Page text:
Do you allow student thinking time in your lesson? Sounds like an obvious question, right? Yet, this is something that does not happen enough in my opinion.
Estimated time to read this article: 4 minutes
Engagement in a CLIL lesson
The way I look at CLIL is simple: make sure all students are actively engaged with the target language. But actually applying that is not.
After all: how do you make sure that all students are engaged?
In my experience I still see a lot of teachers asking students to ‘raise their hands’ or ask open ended questions to the entire class.
Not wrong in and of itself, but not very CLIL.
The problem with this way of working is that you allow the ‘quick thinkers’ to respond.
Or even worse: no one responds at all.
I have seen both things happening during lessons I observed.
Which is a shame, because this can easily be remedied with a small change.
Key Take Away
CLIL is about making sure all students are engaged with the target language.
Motivation to perform
If students who prefer to work a little less notice the smart kids get the turn when they raise their hands, they obviously will be less motivated to do the same thing.
And I am sure you recognise that.
This is not only the case for ‘lazy’ students. There are also students who might simply find the content difficult.
Or have trouble keeping up with the language, which is something that is not strange in a CLIL lesson.
You can scaffold the language here, but if students do not get the time to actually think about it, they will not improve their language.
And isn’t that actually what CLIL is about?
If we want to motivate all students to be engaged and produce language output, asking only the smart and motivated kids to quickly respond might not be the best approach in my opinion.
The obvious next question than is: what is?
Key Take Away
Not every student is equally motivated to answer questions ask to the class.
One small change to increase student thinking time (and increase language output)
Next time you want to ask the class a question, follow this step-by-step plan:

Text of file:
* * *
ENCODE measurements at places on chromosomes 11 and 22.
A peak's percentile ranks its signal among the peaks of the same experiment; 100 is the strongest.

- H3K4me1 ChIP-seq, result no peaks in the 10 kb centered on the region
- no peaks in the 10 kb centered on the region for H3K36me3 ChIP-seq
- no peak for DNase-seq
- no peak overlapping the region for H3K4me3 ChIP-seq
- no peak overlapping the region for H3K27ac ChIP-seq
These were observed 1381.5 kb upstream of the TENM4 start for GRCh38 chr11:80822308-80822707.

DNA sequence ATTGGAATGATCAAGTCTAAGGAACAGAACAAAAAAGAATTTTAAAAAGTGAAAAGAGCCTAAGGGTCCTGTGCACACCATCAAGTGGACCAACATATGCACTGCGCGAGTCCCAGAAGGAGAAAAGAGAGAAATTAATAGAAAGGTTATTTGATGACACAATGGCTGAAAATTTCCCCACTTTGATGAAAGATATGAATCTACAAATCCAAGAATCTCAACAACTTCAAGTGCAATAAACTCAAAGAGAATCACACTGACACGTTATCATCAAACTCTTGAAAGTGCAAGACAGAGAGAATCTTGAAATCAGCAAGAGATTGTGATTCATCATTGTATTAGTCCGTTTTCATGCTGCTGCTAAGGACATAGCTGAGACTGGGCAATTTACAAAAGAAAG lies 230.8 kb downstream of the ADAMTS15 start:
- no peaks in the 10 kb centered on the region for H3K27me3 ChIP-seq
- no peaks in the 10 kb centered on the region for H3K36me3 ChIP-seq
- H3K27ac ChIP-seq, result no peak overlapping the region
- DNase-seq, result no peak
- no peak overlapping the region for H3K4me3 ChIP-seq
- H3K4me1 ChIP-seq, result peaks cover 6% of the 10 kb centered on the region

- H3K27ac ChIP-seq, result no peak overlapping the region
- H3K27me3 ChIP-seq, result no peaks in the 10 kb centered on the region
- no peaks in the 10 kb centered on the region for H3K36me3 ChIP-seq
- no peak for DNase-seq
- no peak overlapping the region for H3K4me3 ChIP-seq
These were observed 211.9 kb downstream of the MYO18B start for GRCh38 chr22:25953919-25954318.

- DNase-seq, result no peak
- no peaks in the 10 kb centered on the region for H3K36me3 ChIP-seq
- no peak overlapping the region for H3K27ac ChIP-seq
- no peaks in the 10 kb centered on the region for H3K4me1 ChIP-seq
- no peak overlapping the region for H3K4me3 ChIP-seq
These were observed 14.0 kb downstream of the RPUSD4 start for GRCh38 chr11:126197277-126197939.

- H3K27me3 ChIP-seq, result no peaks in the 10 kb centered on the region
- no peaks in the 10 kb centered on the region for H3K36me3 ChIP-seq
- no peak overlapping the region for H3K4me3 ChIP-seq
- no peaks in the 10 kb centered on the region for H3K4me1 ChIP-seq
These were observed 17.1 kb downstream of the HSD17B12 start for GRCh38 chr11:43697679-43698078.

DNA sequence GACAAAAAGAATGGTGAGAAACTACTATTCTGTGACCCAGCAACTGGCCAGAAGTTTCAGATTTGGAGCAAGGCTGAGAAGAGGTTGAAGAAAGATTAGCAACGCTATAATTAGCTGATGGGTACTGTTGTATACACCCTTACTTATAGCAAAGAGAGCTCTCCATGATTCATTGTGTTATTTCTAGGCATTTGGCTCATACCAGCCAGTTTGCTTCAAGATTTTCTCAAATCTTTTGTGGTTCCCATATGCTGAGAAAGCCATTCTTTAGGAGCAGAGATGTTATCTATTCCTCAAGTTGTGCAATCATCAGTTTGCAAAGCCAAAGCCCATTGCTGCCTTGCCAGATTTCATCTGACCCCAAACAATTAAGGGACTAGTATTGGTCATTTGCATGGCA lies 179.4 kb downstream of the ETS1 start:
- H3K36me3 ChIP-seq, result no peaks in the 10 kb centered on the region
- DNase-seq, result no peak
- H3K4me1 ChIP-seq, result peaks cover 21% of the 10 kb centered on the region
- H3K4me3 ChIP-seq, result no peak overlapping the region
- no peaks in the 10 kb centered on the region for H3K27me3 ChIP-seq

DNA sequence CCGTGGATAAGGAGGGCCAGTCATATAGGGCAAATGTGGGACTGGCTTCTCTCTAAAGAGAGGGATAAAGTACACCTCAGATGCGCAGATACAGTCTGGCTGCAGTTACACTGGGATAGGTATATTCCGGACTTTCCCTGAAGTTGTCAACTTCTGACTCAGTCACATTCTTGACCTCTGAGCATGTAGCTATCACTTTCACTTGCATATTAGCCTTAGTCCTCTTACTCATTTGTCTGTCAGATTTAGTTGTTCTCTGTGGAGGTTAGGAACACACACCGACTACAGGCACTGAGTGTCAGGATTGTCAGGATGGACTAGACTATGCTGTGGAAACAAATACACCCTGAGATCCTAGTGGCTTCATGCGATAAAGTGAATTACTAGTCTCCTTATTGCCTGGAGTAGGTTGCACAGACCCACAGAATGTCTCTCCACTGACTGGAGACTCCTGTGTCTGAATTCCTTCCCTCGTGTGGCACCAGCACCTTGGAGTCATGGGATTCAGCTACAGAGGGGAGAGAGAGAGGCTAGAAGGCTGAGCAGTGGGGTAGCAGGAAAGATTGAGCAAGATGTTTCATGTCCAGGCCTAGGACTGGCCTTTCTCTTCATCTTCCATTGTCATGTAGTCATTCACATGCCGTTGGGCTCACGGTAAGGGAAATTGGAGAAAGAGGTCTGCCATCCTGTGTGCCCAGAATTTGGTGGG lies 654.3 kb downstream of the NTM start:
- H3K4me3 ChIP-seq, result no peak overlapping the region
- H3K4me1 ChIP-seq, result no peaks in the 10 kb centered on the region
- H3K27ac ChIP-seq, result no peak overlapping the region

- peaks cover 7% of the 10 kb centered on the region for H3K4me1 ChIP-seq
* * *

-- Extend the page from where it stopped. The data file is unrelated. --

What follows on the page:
- 1Ask the question you want to ask
- 2Give students at least 20 seconds to think about the question and write down the answer on a piece of paper
- 3Randomly ask a couple of students to provide the answer
Notice that by providing student thinking time, all of the students have time to come up with answers.
This not only allows for more engagement (after all, you can easily notice it when students are not writing anything down)
It also increases language output, as all students are writing in the target language.
And by asking random students for the answers, engagement is increased again.
Simply because all students realise they might be the ones who have to answer, so they better have something on paper.
Key Take Away
By providing student thinking time, all students produce language output and all students are engaged with the task.
Considerations when implementing student thinking time
Does this mean you can never ask a question to the class?
Sure, you still can. But do make sure you vary your questions a bit.
Try to have various moments in your lesson all students have to do something.
What if I do not have pen and paper ready?
You can still ask students to think about the answer for a moment, before asking for the answer.
This activity (and many more) is also mentioned in the book “How I wish I’d Taught Maths” by Craig Barton. Not a CLIL book, but a great read nonetheless.
After all, we all like students who are motivated to learn, right?
What do you think? Does this sound like something you can implement in your lesson? Let me know your thoughts!